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Oecologia. 2008 Dec;158(3):463-72. doi: 10.1007/s00442-008-1156-1. Epub 2008 Sep 27.

Niche differentiation between diploid and hexaploid Aster amellus.

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  • 1Department of Botany, Faculty of Science, Charles University, 128 01, Prague, Czech Republic.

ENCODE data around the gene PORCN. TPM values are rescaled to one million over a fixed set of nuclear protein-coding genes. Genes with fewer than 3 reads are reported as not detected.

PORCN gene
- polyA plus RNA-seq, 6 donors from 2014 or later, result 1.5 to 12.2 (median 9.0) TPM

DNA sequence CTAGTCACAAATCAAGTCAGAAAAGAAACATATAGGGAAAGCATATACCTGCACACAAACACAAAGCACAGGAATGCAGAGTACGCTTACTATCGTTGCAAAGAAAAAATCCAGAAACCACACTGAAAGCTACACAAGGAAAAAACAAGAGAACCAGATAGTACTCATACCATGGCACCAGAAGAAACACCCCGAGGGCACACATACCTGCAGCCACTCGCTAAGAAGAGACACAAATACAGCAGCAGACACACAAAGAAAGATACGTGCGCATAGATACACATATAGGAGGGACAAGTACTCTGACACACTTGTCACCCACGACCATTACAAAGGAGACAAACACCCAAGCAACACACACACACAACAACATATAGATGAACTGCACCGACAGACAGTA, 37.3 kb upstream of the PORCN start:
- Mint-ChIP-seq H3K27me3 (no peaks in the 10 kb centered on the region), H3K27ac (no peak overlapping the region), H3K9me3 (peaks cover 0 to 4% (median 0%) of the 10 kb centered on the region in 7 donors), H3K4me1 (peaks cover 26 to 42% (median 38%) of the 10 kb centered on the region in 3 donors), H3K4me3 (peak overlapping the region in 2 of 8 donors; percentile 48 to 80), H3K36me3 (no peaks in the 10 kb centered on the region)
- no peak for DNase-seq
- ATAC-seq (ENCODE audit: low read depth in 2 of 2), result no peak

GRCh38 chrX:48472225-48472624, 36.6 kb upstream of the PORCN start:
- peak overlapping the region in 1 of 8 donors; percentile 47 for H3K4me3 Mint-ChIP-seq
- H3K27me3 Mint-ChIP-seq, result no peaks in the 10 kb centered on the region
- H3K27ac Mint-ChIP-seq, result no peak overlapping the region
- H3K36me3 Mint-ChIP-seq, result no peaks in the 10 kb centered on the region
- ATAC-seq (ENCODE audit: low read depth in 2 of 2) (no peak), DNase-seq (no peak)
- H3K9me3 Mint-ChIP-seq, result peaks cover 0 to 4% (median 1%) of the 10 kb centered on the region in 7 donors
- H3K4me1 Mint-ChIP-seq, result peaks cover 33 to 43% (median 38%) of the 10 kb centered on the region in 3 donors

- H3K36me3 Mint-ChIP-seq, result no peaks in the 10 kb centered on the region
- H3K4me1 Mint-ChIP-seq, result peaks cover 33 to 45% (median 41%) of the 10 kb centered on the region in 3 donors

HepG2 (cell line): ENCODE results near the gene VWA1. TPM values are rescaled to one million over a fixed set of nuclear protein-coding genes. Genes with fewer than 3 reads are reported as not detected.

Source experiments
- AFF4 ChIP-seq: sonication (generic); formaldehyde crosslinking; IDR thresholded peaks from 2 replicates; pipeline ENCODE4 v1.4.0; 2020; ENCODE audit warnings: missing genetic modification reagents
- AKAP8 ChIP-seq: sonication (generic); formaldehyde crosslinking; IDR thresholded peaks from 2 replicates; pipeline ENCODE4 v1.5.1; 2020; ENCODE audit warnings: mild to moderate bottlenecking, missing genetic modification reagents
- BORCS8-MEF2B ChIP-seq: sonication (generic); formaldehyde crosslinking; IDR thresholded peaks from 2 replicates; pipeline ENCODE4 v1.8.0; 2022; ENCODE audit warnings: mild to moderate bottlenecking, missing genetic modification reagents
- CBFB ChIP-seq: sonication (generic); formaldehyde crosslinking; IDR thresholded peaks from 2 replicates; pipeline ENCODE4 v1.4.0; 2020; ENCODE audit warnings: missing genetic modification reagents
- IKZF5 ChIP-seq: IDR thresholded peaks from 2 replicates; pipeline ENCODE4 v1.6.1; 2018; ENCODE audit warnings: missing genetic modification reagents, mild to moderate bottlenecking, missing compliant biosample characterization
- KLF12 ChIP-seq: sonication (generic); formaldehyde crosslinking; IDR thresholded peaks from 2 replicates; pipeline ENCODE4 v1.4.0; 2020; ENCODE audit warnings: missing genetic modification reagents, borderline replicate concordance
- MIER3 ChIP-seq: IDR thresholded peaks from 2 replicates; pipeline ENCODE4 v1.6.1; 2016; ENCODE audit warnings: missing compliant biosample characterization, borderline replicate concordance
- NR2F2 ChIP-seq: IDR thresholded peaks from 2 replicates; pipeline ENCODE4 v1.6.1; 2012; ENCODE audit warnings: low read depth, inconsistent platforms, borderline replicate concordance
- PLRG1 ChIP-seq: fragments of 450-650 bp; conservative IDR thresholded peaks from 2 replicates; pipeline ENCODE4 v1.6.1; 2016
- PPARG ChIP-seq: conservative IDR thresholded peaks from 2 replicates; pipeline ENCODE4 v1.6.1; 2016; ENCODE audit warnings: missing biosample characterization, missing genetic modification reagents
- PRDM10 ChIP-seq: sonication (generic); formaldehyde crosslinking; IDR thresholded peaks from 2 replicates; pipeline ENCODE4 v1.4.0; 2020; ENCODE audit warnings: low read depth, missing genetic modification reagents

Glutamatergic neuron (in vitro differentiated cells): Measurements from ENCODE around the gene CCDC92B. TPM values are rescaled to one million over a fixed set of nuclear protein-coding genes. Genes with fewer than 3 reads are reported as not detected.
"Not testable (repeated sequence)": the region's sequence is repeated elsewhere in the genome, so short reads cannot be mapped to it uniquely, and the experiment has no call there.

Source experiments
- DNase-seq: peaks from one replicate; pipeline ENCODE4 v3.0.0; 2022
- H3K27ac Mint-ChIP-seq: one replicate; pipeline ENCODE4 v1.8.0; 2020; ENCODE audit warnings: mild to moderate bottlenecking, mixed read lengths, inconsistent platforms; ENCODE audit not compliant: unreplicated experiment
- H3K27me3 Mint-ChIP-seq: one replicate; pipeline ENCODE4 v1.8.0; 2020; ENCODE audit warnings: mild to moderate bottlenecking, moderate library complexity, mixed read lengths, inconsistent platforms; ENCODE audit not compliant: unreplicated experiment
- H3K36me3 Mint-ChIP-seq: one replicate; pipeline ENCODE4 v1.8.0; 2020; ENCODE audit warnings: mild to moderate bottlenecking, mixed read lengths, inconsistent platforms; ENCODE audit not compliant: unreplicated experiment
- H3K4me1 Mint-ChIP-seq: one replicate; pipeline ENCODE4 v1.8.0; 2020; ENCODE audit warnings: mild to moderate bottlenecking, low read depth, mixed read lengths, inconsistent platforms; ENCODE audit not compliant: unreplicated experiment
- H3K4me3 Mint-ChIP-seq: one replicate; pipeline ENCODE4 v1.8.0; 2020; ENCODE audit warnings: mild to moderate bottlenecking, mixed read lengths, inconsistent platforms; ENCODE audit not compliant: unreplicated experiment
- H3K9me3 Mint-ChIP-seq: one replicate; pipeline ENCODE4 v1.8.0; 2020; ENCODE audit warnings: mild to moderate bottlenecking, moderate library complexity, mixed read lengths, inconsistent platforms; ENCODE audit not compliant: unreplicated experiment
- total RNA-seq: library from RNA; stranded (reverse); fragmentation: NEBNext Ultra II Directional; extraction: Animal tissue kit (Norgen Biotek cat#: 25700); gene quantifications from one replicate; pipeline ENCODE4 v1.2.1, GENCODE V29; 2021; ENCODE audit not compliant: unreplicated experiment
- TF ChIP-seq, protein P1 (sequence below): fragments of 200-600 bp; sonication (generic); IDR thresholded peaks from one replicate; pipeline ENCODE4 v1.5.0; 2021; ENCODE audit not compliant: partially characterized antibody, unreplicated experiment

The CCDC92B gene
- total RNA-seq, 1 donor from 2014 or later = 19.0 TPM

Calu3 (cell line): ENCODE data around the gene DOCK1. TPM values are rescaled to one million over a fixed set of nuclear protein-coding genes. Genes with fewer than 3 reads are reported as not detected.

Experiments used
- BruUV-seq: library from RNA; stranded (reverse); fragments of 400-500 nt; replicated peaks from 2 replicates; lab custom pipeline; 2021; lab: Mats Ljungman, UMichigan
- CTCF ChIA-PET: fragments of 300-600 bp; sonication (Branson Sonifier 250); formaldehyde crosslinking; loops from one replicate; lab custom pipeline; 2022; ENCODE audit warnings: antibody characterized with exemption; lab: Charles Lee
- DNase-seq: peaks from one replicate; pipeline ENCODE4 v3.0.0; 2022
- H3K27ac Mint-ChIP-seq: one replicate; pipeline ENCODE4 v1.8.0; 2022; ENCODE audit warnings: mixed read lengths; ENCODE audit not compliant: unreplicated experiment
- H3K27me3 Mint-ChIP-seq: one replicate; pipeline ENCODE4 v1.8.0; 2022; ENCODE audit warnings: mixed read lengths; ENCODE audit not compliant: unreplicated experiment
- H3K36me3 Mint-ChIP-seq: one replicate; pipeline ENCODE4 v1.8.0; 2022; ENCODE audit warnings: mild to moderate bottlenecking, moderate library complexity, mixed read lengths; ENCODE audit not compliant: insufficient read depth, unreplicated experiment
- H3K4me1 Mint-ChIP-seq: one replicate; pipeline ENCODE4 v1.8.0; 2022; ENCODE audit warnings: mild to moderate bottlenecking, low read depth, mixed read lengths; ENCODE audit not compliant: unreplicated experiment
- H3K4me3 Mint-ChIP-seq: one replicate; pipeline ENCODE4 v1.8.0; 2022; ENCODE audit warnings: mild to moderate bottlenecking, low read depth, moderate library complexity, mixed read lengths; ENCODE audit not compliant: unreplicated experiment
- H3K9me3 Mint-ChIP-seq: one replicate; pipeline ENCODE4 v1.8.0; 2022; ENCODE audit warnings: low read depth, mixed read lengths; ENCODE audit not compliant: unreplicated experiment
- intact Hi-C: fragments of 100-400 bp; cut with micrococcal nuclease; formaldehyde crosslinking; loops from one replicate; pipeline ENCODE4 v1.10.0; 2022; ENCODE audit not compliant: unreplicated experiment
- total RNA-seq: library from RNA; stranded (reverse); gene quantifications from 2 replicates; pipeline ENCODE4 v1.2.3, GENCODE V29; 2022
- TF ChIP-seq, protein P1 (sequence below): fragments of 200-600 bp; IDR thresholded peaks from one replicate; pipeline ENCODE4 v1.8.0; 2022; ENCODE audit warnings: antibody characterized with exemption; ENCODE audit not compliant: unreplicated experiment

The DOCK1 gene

The maintenance of separated diploid and polyploid populations within a contact zone is possible due to both prezygotic and postzygotic isolation mechanisms. Niche differentiation between two cytotypes may be an important prezygotic isolating mechanism and can be studied using reciprocal transplant experiments. We investigated niche differentiation between diploid and hexaploid Aster amellus in their contact zone in the Czech Republic. Diploid populations are confined to habitats with low productivity, whereas hexaploid populations occur in habitats with both low and high productivity. Thus, we chose three diploid populations and six hexaploid populations, three in each of the two different habitat types. We analyzed habitat characteristics and carried out reciprocal transplant experiments in the field using both seeds and adult plants. Sites of diploid and hexaploid populations differed significantly in vegetation and soil properties. The mean number of juveniles was higher at sites of home ploidy level than at sites of foreign ploidy level, suggesting niche differentiation between the two cytotypes. On the other hand, transplanted adult plants survived at all sites and juvenile plants were able to establish at some sites of the foreign cytotype. Furthermore, the mean number of juveniles, survival, and flowering percentages were higher at home sites than at foreign sites, indicating local adaptation. We conclude that niche differentiation between the two cytotypes and local adaptation within each cytotype may contribute to the maintenance of diploid and hexaploid populations of A. amellus in their contact zone. Moreover, further factors, such as differences in flowering phenology and exclusion of minority cytotypes, should also be considered.

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